A 50-foot limestone bluff along the Big River in De Soto, Missouri, has long served as an unofficial or “underground” location for seasoned climbers, with old, plated-steel bolts installed in the multicolored rock face some decades ago by early explorers of the area. Although climbing the wall at Washington State Park is not currently open to the public, negotiations about the opportunity began between Missouri State Parks and the BETA Fund in 2015, and the two agencies have now partnered to create official, much safer access to this exceptional climbing area. Together, they are dedicated to opening the crag for the 2022 fall season.

“It’s going to be an incredible climbing destination and location,” said Kevin McCarthy, a dedicated board member for BETA Fund, a St. Louis-based nonprofit organization that ensures the outdoor community is well-represented in talks about where climbing can be accessed in the Midwest. It has worked in partnership with private landowners, the Missouri Department of Conservation, and Missouri State Parks.

Phase One: A New Trail
The Washington State Park project will be completed in three phases. The hesitation to open the climbing area was due to safety concerns along the access trail, which requires passage along a narrow pinch point along the cliff. If one was to slip and lose footing at this point, they would likely fall over the edge and into the river.

It was decided that a new access trail would be the best solution, hence the first phase of this exciting project.
In April of this year, BETA Fund hosted a trail building day to develop a 1/4-mile access trail with an eye for both safety and aesthetic, featuring even better views than the old trail. Before the build, it also held a virtual trail building training hosted by the trail coordinator for Missouri State Parks, focusing on the importance of intentional trail building techniques to avoid washouts, excessive erosion, shortcutting, and other potential problems.

Washington State Park

Cutting the new access trail at Washington State Park. (Jake Leonard)

“About 30 volunteers came out to help. It was a great turnout,” said McCarthy. They completed about 80 percent of the trail in the single trail building day, a great example of what can be accomplished when a community comes together, says McCarthy.

Phase Two: Rebolting
The next step is to remove the old expansion bolts, which are spinning and rusted, and replace them with new stainless-steel bolts. The BETA Fund board planned to get out there by the end of this summer to complete the task and meet its goal of opening access for the fall climbing season.

“We are all committed to getting the area open by fall,” said McCarthy.

The crag will include climbs of all calibers, with routes varying from appropriate for the recreational climber to challenging for the climbing elite. Climbers will be able to choose from more beginner-friendly pocket routes, interesting corner climbs, and difficult routes that require challenging holds, side pulls, under clings, and dynamic movement, demanding creativity in the climb. The crag will feature up to 15 routes, with varying grades from 5.8 to 5.13 or harder.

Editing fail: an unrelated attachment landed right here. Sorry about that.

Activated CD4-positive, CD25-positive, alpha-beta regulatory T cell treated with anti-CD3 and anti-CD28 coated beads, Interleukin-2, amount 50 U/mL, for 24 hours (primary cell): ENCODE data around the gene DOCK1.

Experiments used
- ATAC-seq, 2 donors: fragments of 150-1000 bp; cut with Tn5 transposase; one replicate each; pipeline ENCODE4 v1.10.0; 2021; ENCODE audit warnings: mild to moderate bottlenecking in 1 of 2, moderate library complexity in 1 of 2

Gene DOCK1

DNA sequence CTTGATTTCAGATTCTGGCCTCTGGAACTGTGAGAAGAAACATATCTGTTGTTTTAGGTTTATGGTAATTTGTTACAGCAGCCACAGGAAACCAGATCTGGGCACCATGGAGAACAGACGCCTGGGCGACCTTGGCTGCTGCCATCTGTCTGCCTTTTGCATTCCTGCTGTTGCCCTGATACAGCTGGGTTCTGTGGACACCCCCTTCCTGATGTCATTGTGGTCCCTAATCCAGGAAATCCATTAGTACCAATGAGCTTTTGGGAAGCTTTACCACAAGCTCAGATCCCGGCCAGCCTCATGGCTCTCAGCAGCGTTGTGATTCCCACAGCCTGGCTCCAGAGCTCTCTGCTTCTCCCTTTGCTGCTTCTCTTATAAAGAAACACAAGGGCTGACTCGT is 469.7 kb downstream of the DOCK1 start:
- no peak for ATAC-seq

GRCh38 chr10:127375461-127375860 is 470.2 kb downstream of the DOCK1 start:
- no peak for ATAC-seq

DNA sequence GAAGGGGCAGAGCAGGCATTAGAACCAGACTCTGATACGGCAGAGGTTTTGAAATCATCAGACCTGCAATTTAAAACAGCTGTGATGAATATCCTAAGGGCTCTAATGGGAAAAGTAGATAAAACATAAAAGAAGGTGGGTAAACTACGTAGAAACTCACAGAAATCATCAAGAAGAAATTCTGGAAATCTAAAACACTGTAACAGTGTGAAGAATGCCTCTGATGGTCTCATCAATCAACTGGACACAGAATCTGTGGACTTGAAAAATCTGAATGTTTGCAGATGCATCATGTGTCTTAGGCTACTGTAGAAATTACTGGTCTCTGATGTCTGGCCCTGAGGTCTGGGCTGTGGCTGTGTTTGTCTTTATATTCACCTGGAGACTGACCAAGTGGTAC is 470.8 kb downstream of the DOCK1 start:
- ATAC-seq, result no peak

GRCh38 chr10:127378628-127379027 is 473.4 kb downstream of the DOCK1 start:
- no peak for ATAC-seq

“Let’s just say it’s not straightforward at all…it may feature some of the hardest climbs in the state,” said McCarthy.
The dynamic climbing experience will be a significant addition to Missouri’s climbing landscape, he says,

Phase Three: Parking
Another major roadblock to opening the crag is parking; so, the third and final phase of the project will be a parking lot installation led by Missouri State Parks. The new access trail begins at the location selected for this new lot, just to the west of the crag.

Washington State Park Bluff

Sizing up the bluff at Washington State Park. (Jake Leonard)

“We are so lucky to have such a willing and dedicated partner through Missouri State Parks,” said McCarthy, who extended his gratitude to everyone who has been involved in the journey.

This is yet another big step forward in making recreational outdoor climbing more accessible to all, he says.

The Story Continues
Located in the heart of the state, Washington State Park is unique among Missouri’s parks. It is perhaps best known for containing the largest group of petroglyphs yet discovered in the state. These rock carvings are evidence of prehistoric ceremonies associated with Native American culture and give clues to understanding the lives of those believed to have inhabited the area around 1000 A.D.

Another unique aspect of the park and its history is the impressive stonework done by Company 1743, an African-American company of the Civilian Conservation Corps. After the initial portion of land was donated to the state for a park in 1932, Company 1743 built a stone dining lodge, known as Thunderbird Lodge for the Native American thunderbird symbol carved into its stone chimney.

The company also laid stone for what is known as the 1,000 Steps Trail and created the inspiring lookout structure found on the trail, one of many beautiful structures it built at the park.

Acknowledging this rich history, it is fitting that yet another celebration of humanity’s relationship with the Earth and its awesome geological forms will soon be found at Washington State Park.

Author: Sydney Joy Willis is a contributor to Terrain Magazine.
Top Image: On top of the bluff at Washington State Park. (Missouri State Parks)